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Welcome to the new era of menswear sewing. Go ahead and create something exceptional!


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In the Wild: Cool Weather (Nicole’s Post)

In the wild banner - smallYou won’t believe me after seeing this picture, but it has been wet, wet, wet and cold here for the last‚Ķ three weeks? Let’s just say the weather is really challenging my car-free plans and that I frequently have to remind myself “There’s no such thing as bad weather, just inappropriate clothes.”. I’d love to show proof of the sideways rain I biked in today, but I didn’t think to stop and take a picture ūüôā

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Last¬†Sunday, however, was gorgeous- a last chance to get to the Pumpkin Fest (Hay Rides! Popcorn! Hay Bale Maze! All the Classics!), mow the lawn (nope), plant bulbs (nope) and otherwise spend time soaking up Vitamin D. I am firmly under the impression that after this one gorgeous day, I won’t see the sun for six months. Someone please disabuse me of this notion.

Fortunately, I actually like inclement weather, especially wet because it means I can pull out my wooly sweaters, my multitude of Newcastle Cardigans, and all my fuzzy head and hand cozies. It looks like there are some readers out there who feel the same way!

First up is a classic Goldstream Peacoat, apparently made for a top secret spy-man (look at those shifty eyes peering over the collar!

collage goldstreamThis was made by Annie Laure who was kind enough to send some images. She used the french instruction, donc c’est bien special! Maybe I should do a whole post in french to celebrate- but though I am a fluent speaker of french, my french writing comes across like a four year old. Far too awkward to expose myself like that¬†on a public forum.

We’ve had a couple lighter weight sweaters shared as well, like this great grey Newcastle by Emma. I love this fabric it looks so¬†luxurious yet casual:

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Next¬†is Matt’s Mom! She has a lovely new Finlayson to cozy up in during the storms we’re having. It looks almost like the fabric I used for mine!

matts momAnd speaking of women wearing patterns designed for men (glad to know I’m not the only one who’s used Thread Theory patterns as much for myself as for a man), here is a fantastic adaptation of a Strathcona Tee by Roni Arbel of Wardrobe Histology:

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I love the cuff bands, and the fact that it looks like it was photographed in a castle! I have an idea! What if you all sent pictures of Thread Theory projects in exotic locales? Then this would truly be: In. The. Wild!


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Something for Matt and something for you! A Girl Charlee Giveaway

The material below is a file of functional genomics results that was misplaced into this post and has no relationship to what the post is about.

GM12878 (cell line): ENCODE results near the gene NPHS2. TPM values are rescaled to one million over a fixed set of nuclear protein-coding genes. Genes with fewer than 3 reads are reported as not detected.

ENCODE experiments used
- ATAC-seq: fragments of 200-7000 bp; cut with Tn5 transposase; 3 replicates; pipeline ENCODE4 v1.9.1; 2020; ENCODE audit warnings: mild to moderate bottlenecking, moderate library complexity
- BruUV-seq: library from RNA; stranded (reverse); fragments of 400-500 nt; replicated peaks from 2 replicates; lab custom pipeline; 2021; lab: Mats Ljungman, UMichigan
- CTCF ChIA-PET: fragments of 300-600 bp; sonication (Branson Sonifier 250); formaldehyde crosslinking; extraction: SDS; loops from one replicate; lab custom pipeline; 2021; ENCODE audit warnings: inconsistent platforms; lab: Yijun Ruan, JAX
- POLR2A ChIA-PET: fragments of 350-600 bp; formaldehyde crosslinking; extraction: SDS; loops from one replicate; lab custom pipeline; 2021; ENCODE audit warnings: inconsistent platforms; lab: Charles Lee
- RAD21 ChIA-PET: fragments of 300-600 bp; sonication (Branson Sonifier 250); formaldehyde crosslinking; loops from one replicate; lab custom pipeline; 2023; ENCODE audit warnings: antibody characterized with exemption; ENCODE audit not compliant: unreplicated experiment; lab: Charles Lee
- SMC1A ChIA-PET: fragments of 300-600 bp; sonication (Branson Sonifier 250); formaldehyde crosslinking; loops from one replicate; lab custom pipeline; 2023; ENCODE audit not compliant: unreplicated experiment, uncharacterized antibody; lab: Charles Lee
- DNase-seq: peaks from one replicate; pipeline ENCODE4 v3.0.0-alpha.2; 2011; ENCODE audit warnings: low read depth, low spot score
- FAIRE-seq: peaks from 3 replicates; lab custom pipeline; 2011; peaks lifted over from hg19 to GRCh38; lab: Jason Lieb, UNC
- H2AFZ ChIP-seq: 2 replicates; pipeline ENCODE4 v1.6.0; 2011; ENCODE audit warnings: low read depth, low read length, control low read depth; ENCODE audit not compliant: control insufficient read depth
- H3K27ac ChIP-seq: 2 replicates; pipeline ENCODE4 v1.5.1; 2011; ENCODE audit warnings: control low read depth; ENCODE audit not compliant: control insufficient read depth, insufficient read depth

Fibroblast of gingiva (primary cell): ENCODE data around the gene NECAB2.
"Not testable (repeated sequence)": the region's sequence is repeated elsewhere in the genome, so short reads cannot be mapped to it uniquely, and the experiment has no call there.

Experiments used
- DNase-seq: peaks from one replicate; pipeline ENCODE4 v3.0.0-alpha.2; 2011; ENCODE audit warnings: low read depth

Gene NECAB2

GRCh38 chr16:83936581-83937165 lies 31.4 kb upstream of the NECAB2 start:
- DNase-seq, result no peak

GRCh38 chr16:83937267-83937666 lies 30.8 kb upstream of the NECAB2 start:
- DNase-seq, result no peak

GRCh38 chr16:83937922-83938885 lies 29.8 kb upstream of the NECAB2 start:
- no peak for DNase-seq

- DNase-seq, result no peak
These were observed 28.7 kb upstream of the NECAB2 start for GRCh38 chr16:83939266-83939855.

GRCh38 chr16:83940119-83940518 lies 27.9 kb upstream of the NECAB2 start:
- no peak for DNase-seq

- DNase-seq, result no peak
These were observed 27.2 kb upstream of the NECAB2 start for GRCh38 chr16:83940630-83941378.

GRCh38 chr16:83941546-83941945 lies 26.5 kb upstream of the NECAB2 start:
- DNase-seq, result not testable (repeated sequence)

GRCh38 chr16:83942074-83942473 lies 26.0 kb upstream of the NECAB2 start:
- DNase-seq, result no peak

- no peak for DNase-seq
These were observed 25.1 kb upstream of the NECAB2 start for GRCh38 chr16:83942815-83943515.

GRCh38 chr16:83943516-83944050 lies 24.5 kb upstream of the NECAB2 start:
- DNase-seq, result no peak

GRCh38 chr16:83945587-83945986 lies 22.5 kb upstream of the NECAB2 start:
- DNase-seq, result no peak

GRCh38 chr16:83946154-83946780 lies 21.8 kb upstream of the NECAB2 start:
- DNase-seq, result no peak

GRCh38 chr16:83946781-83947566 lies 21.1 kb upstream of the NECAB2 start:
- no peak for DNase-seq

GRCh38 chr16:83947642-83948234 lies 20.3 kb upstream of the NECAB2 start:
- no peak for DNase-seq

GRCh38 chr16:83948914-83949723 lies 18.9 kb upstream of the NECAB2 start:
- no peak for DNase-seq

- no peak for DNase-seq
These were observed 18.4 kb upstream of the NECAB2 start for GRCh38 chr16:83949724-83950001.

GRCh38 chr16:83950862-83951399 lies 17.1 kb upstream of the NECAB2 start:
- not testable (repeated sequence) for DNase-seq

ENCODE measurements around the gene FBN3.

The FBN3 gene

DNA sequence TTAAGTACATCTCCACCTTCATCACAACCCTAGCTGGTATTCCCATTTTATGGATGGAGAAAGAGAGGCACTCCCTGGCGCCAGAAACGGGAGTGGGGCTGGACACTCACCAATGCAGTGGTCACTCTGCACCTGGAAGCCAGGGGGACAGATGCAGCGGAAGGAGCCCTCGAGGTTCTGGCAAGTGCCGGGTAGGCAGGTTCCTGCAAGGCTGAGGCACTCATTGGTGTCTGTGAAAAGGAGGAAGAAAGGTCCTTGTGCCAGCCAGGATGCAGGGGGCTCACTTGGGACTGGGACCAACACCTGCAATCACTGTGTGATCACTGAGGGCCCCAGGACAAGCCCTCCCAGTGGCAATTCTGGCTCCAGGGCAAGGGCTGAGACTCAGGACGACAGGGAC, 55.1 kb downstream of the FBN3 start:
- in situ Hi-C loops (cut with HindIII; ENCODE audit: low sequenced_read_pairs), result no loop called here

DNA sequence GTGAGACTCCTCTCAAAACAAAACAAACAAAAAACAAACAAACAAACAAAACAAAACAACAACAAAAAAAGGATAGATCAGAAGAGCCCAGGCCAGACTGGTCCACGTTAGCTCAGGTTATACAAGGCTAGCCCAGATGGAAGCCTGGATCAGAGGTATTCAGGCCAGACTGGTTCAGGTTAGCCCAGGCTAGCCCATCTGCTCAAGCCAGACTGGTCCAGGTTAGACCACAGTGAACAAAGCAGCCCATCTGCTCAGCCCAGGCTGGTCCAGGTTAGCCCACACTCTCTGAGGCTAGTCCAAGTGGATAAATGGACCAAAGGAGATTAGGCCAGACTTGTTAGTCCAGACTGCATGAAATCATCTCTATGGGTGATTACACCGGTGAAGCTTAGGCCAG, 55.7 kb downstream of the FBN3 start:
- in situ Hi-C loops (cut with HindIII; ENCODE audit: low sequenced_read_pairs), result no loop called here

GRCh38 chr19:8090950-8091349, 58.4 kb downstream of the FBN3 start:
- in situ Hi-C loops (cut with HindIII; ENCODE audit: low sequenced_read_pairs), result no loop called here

IMGP9590 Today you are witness to my latest victory in the world of men’s fashion – Matt has officially decided he likes wearing prints! ¬†Wahoo! ¬†The world of menswear fabric shopping just became SO MUCH MORE FUN for me. IMGP9594 This awesome cotton/spandex knit came from Girl Charlee – an online fabric store where the most beautiful printed knits that are perfectly suited to the Strathcona Henley and T-shirt pattern exist in abundance. IMGP9587 I had a lot of fun planning out how the stripey ‘Aztec’ inspired print would fall on the tee. ¬†I cut the neckline binding so that it would feature one of the smaller designs so that it wouldn’t look too wild and then, when Matt tried the un-hemmed t-shirt¬†on, we decided it would be neat to end the sleeves and the t-shirt hem at the same section of the pattern for a bit of consistency. ¬†I think little decisions like this (plus a conservative sleeve length and overall style) help to calm the impression made by the wild print. ¬†It’s all a game of balance!IMGP9584 I’m learning that it’s best to snag Matt for a photo shoot when he’s planning to do something that keeps his mind off the awkwardness of¬†posing for photos – in this case, he was just about to ride his bike to work this morning. ¬†(By the way, I would be remiss not to ask you to admire his bike a little after he so patiently posed for me! ¬†He just finished repainting it and re-assembling it after switching it from a regular mountain bike to a fixed gear bike, isn’t he clever?!) IMGP9583 Now, to share the fun I’ve been having sewing menswear with prints, Girl Charlee has very generously offered to give one of you readers a $30 gift certificate to their store. ¬†They are one of our newest PDF pattern stockists so now you can head to their store for a one stop shopping experience when you next want to sew up a pair of knit Comox Trunks¬†(for example)…which, coincidentally, are the PERFECT platform for the most wild of prints – only you will ever see how crazy they look! IMGP9579 To enter yourself in the contest for this $30 gift certificate, simply leave a comment explaining what menswear garment you would want to sew in a Girl Charlee knit fabric. ¬†The winner will be chosen this Friday, July 18th so head on over to Girl Charlee right away to pick your knit¬†and then leave a comment below. ¬†Have fun planning your garments!


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What everyone else has been sewing: